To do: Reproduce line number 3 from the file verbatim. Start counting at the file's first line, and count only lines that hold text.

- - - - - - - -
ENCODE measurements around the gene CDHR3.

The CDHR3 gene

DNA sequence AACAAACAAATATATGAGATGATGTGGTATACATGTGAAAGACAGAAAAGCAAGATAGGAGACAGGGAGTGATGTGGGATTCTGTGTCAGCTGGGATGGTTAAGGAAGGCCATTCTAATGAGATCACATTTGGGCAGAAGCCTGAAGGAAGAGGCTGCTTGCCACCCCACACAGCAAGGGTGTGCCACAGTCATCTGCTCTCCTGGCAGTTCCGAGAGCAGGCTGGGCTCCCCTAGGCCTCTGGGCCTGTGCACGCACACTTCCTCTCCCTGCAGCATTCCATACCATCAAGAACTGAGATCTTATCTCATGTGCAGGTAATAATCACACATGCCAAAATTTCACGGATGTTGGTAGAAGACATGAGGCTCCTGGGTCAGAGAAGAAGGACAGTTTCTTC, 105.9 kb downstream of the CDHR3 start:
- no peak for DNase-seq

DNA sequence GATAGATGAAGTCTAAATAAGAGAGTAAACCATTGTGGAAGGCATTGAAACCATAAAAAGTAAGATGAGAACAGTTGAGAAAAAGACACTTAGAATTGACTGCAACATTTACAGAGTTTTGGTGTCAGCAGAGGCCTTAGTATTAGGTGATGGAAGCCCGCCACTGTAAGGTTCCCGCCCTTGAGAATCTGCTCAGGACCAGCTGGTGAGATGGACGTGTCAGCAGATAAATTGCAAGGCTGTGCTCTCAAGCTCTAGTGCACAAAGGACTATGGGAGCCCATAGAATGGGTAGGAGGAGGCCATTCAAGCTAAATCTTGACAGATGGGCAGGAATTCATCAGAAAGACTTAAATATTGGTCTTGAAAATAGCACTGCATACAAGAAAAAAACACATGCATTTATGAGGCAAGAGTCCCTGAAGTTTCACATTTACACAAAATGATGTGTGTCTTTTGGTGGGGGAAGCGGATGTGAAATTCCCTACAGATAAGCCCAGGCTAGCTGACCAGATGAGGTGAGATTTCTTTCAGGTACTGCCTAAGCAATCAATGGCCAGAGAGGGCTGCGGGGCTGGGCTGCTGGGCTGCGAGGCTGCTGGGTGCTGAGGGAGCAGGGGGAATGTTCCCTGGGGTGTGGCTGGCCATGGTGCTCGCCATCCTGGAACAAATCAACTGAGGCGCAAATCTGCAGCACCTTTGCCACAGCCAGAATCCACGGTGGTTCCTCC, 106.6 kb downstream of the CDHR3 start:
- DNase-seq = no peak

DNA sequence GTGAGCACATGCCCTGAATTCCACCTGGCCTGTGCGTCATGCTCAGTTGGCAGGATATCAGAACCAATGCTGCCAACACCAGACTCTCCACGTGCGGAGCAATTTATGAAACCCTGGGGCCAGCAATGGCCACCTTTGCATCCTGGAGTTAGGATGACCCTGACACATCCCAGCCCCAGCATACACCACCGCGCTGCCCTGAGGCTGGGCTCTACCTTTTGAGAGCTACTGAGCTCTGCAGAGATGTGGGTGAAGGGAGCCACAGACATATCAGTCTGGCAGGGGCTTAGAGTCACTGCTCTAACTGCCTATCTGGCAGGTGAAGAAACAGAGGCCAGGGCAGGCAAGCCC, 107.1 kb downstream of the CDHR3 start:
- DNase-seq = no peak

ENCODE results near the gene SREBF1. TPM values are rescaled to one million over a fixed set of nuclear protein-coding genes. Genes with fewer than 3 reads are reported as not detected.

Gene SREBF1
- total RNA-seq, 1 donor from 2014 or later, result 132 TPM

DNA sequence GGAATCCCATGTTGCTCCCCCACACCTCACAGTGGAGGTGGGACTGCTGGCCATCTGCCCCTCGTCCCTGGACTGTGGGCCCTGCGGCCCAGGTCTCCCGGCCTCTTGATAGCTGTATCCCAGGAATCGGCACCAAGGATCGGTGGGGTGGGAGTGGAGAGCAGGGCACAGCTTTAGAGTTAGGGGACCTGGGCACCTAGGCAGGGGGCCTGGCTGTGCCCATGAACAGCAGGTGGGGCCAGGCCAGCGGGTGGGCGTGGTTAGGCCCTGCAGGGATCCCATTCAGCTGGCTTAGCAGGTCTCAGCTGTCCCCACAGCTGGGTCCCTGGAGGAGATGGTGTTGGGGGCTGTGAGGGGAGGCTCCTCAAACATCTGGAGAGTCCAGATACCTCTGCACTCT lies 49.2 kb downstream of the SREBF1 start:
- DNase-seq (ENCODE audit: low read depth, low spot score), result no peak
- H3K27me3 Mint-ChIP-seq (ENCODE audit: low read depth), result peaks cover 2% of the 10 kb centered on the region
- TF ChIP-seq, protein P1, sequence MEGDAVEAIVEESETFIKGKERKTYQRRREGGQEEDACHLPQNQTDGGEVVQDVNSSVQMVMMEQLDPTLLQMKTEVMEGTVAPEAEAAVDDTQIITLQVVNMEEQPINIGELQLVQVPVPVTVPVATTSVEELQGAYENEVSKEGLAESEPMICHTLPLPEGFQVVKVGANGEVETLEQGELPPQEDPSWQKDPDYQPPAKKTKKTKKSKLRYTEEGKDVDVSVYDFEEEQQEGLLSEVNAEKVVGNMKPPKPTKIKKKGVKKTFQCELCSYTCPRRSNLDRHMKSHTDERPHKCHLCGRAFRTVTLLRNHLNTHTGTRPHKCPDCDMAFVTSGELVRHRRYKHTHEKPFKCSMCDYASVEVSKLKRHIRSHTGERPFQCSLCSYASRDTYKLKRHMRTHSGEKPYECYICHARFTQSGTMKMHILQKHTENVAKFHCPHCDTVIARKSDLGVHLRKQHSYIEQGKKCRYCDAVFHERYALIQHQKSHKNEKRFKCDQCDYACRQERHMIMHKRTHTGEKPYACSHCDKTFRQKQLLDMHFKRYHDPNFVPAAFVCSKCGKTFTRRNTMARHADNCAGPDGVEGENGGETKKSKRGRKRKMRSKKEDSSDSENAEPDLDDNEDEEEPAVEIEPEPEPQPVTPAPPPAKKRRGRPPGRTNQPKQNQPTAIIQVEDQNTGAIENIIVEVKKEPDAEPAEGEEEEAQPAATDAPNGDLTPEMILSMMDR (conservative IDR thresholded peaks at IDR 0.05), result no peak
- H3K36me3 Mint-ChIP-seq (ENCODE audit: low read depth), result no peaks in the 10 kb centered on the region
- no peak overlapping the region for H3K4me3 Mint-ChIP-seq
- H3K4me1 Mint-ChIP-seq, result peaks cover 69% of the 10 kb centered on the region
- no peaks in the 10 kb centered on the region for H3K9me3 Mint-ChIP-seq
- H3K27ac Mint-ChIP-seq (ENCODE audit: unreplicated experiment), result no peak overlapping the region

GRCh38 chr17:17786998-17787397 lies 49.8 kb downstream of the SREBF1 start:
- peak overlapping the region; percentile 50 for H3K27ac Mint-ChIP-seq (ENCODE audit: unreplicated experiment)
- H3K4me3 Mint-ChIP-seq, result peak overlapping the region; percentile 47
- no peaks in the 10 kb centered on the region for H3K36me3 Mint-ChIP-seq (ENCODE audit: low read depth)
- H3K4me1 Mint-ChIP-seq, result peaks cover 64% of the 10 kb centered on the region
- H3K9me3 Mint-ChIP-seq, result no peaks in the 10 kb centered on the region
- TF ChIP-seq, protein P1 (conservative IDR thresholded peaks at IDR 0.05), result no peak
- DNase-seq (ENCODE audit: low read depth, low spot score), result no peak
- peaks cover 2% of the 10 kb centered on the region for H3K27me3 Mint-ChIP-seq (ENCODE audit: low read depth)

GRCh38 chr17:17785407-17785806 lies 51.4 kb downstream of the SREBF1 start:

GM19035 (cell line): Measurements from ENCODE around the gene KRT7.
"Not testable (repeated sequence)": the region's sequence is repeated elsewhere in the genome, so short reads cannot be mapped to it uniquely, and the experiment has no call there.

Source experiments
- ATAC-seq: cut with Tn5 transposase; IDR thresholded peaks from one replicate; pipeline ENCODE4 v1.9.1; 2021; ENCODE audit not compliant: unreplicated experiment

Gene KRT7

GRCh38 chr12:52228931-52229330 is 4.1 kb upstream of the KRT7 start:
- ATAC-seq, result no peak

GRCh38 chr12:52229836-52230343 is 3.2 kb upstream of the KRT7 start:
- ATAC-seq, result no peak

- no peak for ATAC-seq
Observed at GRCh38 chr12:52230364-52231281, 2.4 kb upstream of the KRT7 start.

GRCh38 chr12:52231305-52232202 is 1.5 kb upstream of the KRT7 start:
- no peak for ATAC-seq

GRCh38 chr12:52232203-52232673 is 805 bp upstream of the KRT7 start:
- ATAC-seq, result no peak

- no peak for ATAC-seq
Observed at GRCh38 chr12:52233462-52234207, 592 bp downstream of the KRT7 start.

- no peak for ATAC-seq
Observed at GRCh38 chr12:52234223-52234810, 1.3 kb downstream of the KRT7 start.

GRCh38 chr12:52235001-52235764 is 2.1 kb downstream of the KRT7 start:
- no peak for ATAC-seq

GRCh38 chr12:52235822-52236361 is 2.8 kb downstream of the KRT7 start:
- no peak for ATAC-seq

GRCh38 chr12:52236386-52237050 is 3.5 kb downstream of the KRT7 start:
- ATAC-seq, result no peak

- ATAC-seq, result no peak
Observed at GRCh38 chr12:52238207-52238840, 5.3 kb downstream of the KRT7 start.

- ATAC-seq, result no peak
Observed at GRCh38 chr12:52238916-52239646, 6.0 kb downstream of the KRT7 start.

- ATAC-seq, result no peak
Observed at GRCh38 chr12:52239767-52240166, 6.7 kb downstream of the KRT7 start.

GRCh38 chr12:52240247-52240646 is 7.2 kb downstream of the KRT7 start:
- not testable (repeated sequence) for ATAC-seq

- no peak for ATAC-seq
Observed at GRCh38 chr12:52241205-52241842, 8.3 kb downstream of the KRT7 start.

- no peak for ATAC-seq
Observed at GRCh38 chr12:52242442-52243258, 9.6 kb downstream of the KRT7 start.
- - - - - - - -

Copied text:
DNA sequence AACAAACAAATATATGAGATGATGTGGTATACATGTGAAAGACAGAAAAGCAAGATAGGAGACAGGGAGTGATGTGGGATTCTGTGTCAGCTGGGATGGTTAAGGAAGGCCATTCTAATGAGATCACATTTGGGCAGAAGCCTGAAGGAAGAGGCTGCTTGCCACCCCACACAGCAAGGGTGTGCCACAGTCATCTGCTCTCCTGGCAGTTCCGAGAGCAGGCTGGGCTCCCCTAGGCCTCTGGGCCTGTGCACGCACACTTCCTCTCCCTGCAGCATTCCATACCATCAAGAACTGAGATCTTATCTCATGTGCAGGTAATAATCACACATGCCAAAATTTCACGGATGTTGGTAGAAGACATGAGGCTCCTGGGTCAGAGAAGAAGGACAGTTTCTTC, 105.9 kb downstream of the CDHR3 start: